A POST BY JARED:
One of the most famous theologians of all-time is Augustine of Hippo, the man who almost single-handedly defined what was orthodox or what it meant to be a Christian in the first few centuries after the death of Christ. His contributions to the church are broad, in fact it is difficult to speak of any Christian doctrine without inadvertently relying on his thought. He is known as the Doctor of Grace, and his instruction on the nature of grace and the sovereignty of God in salvation were fundamental to medieval theology, the Protestant Reformation, and the formation of the doctrine of grace ever since.
Augustine’s greatest contribution to the church is his definition of the doctrine of original sin, which stated that all men since the fall have been so corrupted by sin that they are incapable of pursuing God. This doctrine was born out of a conflict between Augustine and a charismatic church leader named Pelagius, who taught that humankind does not necessarily sin, but can willingly choose to love God and keep his commandments, prior to any redeeming experience of grace. It is no secret who won the day. The Pelagian doctrine of free will and perfectability was condemned as heresy at the Council of Carthage in 418A.D.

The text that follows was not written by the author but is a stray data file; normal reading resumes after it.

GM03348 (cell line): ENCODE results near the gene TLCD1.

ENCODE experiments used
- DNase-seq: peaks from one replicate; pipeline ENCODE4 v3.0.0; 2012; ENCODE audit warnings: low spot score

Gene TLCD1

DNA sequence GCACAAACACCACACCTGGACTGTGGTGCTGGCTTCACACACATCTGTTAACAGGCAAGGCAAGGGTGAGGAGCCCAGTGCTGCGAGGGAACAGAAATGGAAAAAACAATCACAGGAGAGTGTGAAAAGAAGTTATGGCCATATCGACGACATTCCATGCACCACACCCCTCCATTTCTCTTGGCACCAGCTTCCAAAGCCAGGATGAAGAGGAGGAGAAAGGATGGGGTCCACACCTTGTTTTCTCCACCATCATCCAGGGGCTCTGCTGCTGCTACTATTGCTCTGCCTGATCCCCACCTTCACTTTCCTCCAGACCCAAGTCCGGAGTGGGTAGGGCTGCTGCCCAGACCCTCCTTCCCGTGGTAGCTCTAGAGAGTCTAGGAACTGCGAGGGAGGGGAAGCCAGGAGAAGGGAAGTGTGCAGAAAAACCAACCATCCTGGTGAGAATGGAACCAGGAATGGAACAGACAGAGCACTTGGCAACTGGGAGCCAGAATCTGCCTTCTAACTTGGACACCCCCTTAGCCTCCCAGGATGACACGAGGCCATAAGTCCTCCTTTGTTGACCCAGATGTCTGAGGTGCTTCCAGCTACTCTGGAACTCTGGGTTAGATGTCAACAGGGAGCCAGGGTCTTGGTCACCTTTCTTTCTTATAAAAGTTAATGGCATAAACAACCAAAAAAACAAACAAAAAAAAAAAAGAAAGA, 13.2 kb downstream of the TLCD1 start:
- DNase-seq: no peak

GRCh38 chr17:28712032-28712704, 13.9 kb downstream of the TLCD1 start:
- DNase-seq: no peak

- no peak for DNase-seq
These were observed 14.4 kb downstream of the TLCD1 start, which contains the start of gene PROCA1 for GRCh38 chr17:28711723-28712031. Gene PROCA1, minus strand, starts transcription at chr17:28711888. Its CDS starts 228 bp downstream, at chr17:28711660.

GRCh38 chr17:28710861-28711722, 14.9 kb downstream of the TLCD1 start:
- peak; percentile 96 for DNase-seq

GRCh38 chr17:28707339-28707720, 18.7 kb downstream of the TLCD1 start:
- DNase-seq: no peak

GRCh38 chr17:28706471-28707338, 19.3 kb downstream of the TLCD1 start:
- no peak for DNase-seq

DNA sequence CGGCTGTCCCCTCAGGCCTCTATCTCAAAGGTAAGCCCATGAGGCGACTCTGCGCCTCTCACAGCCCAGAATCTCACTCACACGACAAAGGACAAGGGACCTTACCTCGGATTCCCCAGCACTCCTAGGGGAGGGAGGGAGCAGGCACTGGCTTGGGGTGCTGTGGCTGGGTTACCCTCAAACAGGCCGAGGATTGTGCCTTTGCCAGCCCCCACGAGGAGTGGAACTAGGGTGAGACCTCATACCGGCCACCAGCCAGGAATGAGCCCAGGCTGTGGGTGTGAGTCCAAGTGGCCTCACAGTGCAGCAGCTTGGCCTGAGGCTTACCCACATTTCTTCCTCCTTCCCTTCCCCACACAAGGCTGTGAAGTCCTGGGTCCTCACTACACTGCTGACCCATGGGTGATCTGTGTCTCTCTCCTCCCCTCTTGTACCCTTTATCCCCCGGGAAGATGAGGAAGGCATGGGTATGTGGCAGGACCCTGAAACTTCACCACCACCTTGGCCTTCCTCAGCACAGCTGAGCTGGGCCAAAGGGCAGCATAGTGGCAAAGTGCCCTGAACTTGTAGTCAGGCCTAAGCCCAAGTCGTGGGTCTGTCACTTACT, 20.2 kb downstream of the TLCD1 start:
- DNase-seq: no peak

After this council Augustine continued to write, teach, and lead as the Bishop of Hippo until his death on August 28, 430A.D. In his defense of the doctrine of original sin he argued that sin has so corrupted man’s nature that it is only by the grace of God that any are saved. It is in the wake of this argument that the current tension of divine and human freedom meet. The ancient question of freedom & sovereignty can be laid at the feet of Augustine’s doctrine of original sin. It was this very question that brought Augustine, less than 100 years after his death, under intense scrutiny.
On July 3rd, 529 Augustine’s doctrine of original sin, and the subsequent doctrine’s of predestination and effectual grace, were called into question. The church, since Augustine’s death, had grown increasingly hostile to the way in which Augustine articulated and defended God’s sovereignty and man’s corrupted state in the process of salvation. Had it not been for a seemingly unknown theologian by the name of Caesarius of Arles, we may have never have known the full weight of Augustine’s theology of grace. In his defense of Augustine’s doctrine of original sin, and specifically how that impacts the tension between the sovereignty of God and the freedom of man, he says this:
“Perhaps you say: ‘God does indeed desire that all would believe in him, but not all are willing. Why? Because they are unable to do so without His grace.’ At this point I ask you whether [you meant that] the human will has the power to contradict the divine will rather than that the power of God is able to convert human wills to itself… If [God] has done whatever He has willed, [then] whatever He has not done He has not willed — by a hidden and profound and yet a just and incomprehensible judgment.”
-Caesarius of Arles, quoted in
The Emergence of the Catholic Tradition by Jaroslav Pelikan
Ultimately, Augustine’s doctrine of grace and original sin were upheld as genuine Christian doctrine. The question remains: what is left when the divine & human meet? Is it such that man’s will has the ability to forsake the will of God? Or is the will of God capable of moving even the most resolute desires of man?